“For the first time ever, a constitutionalist party won the election in Catalonia,” Arrimadas said.
The pro-independent bloc’s majority means it will most likely form the new government after negotiations among its members.
Marta Rovira, the leader of the pro-independence Catalan Republican Left, said the secessionist bloc’s showing demonstrated that “the citizens of Catalonia, the majority, voted for the republic.”
She asked the prime minister: “Mr. Mariano Rajoy, are you going to sit at a table as we always asked you and begin to negotiate? Are you going to abolish the 155?”
Article 155 of the 1978 Spanish constitution was the tool Rajoy deployed, for the first time ever, to dissolve the rebellious regional legislature, take over the Catalan government and call snap elections.
Puigdemont warned: “Europe has to take note. Rajoy’s remedies are not working. If he doesn’t change, we are going to change the country faster than even we thought possible.”
On Thursday, the balloting proceeded calmly across the region, unlike the chaotic referendum that was conducted in October despite being declared illegal by the country’s constitutional court. There were no reports of significant irregularities. Turnout was confirmed at a record 81 percent.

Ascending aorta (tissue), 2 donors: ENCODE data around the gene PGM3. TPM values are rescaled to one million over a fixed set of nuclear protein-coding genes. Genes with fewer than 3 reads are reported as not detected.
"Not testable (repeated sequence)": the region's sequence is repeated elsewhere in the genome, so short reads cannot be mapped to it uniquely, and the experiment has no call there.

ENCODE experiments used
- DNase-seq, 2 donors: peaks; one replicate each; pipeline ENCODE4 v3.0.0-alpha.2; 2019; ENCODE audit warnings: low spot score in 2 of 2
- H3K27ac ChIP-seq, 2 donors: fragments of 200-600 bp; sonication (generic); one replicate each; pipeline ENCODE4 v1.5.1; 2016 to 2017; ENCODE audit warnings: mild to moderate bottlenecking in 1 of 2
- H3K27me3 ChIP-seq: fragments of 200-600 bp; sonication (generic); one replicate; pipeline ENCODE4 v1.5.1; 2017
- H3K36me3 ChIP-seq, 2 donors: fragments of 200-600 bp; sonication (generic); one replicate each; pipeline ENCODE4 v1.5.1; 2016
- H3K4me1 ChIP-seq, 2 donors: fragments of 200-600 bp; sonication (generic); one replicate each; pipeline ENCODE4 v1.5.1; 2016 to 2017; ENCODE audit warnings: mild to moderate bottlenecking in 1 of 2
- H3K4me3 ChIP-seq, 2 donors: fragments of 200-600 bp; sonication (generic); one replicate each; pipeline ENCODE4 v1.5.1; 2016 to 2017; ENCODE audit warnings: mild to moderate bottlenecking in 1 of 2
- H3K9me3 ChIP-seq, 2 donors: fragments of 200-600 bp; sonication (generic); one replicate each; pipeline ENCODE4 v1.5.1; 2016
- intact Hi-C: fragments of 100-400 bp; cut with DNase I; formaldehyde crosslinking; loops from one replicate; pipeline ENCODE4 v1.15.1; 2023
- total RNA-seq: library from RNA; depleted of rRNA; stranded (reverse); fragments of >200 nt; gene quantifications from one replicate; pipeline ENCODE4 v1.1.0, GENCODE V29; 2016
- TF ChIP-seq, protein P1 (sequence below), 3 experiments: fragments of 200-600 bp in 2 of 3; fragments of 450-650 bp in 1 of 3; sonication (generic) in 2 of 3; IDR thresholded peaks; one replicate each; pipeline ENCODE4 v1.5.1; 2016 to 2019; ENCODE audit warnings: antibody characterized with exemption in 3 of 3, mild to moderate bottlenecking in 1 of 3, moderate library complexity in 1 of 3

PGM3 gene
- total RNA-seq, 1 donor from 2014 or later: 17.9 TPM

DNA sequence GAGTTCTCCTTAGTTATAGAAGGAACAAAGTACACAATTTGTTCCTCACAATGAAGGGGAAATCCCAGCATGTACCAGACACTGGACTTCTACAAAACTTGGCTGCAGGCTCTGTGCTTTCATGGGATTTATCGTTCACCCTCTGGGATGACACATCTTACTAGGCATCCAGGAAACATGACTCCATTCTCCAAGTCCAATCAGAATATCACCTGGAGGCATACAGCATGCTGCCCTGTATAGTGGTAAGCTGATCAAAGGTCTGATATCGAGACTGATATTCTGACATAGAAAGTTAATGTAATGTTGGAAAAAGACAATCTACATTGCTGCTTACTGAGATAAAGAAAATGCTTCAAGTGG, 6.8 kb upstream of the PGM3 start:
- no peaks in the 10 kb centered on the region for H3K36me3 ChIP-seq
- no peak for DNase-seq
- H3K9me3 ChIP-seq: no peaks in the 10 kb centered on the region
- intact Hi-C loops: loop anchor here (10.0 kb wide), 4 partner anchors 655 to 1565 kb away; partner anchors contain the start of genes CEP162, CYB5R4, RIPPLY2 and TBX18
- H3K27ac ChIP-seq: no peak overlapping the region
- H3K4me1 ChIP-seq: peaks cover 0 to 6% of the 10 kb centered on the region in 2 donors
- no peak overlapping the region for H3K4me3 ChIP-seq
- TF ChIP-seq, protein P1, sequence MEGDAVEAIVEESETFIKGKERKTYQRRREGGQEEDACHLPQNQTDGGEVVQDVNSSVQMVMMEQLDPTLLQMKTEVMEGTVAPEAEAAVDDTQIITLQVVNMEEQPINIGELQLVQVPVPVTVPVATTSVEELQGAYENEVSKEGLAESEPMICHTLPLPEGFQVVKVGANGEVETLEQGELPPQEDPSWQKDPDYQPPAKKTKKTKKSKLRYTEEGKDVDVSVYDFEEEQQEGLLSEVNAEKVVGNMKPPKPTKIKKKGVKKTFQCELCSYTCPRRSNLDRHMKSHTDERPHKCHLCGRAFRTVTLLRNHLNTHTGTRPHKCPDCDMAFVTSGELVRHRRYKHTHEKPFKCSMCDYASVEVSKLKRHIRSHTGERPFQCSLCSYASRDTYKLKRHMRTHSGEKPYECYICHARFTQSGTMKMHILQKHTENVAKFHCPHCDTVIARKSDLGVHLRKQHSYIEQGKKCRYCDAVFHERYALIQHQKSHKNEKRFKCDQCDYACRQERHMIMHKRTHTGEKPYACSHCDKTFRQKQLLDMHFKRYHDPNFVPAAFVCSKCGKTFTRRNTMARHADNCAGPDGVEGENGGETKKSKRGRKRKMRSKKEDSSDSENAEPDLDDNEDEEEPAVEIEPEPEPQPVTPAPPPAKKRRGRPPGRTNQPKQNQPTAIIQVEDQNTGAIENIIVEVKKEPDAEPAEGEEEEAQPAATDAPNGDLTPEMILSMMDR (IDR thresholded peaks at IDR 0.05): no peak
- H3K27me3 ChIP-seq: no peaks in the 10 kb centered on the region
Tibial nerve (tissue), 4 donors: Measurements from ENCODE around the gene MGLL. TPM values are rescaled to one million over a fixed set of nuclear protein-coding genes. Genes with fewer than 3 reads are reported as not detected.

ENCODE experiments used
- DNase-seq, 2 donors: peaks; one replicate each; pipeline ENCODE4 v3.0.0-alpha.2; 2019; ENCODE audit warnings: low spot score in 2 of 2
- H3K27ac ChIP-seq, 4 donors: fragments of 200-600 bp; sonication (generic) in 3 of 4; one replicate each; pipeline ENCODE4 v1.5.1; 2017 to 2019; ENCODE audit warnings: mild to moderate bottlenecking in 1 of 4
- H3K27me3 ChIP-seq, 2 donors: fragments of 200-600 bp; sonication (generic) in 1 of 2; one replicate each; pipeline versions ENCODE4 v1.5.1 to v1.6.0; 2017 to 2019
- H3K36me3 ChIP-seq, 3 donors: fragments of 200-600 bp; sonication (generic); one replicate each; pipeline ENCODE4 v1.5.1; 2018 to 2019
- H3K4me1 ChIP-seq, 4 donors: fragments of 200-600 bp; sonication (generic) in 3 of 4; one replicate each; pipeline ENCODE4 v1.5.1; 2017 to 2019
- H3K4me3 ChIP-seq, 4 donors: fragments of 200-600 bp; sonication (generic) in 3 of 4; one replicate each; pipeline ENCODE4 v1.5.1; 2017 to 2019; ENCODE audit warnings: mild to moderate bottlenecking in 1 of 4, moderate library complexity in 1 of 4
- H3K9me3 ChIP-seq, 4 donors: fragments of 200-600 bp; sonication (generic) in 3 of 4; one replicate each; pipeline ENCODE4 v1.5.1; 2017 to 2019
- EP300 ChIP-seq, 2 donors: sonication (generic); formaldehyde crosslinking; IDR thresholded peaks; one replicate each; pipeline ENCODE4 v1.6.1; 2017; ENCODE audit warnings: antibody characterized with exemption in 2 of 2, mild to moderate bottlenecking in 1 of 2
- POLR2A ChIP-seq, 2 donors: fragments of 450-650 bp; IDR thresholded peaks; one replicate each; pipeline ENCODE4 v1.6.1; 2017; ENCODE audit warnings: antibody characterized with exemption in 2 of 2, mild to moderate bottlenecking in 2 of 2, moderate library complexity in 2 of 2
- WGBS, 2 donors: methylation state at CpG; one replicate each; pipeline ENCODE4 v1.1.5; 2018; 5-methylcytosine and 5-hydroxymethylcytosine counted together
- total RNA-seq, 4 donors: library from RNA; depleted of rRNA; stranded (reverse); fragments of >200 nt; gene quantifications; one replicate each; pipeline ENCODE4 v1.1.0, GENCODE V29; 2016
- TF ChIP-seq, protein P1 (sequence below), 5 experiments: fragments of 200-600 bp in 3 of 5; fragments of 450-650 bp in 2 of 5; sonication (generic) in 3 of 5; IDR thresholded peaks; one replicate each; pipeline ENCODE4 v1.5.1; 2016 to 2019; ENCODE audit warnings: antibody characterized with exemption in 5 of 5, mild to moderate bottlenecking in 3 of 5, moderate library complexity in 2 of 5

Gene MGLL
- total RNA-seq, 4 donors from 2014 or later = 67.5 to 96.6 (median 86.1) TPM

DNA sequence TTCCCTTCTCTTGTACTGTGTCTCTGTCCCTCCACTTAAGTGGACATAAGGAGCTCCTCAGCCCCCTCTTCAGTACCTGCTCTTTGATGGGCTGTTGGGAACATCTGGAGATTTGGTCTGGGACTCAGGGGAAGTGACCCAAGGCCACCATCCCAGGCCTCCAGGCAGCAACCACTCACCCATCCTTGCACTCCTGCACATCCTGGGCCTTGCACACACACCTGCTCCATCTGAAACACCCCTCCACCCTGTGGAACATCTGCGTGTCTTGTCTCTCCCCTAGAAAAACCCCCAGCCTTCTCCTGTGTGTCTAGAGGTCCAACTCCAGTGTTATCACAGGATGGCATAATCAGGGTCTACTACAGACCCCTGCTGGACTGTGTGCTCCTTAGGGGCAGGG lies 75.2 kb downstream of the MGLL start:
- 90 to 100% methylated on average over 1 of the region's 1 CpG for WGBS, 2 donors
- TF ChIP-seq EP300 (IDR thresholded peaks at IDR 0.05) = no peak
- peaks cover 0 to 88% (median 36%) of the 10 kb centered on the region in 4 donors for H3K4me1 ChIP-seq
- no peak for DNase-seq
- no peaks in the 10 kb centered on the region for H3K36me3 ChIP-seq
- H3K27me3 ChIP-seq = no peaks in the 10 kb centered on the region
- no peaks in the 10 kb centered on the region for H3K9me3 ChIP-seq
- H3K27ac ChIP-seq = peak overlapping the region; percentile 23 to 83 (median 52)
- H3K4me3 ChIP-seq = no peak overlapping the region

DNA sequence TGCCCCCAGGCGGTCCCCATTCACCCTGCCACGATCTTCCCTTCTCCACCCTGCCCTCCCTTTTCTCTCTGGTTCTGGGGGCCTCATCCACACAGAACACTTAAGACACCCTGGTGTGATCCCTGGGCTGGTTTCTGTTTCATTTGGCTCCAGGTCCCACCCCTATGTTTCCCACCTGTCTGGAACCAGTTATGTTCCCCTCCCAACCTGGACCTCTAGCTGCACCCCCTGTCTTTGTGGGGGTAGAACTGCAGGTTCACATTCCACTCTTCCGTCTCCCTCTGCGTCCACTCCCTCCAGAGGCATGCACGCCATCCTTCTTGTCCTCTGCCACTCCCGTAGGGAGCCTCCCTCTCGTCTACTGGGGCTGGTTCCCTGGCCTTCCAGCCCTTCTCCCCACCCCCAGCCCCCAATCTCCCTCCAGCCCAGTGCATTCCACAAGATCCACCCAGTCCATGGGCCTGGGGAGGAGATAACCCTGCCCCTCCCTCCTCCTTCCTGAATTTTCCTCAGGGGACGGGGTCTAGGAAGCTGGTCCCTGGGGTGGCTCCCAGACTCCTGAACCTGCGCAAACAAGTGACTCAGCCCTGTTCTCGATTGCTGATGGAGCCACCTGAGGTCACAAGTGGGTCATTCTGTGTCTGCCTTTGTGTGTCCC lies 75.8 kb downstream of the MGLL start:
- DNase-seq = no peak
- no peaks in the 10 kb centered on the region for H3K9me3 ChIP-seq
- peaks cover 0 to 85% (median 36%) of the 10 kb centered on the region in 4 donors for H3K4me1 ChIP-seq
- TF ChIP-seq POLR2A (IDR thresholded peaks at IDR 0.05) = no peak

The prime minister’s hope was for a legal and orderly vote in which the region’s secessionists would be swept aside. He failed. His Popular Party also lost seven seats in the election.
Miquel Iceta, the Catalan Socialists’ candidate, celebrated the huge turnout. “The greater the participation, the more the joy for all democrats,” he said.
At one polling place in an upscale neighborhood in Barcelona, voters on both sides of the independence issue confessed they felt more fatigue than excitement. Many said they were disturbed by the deep rift that has emerged in Catalan society.
“It feels like Catalonia is totally broken,” said Ines Corrales, 19, a student who had plastered a Spanish flag sticker on her motorbike helmet. She said she voted for the Cuidadanos, or Citizens, party, which opposes independence.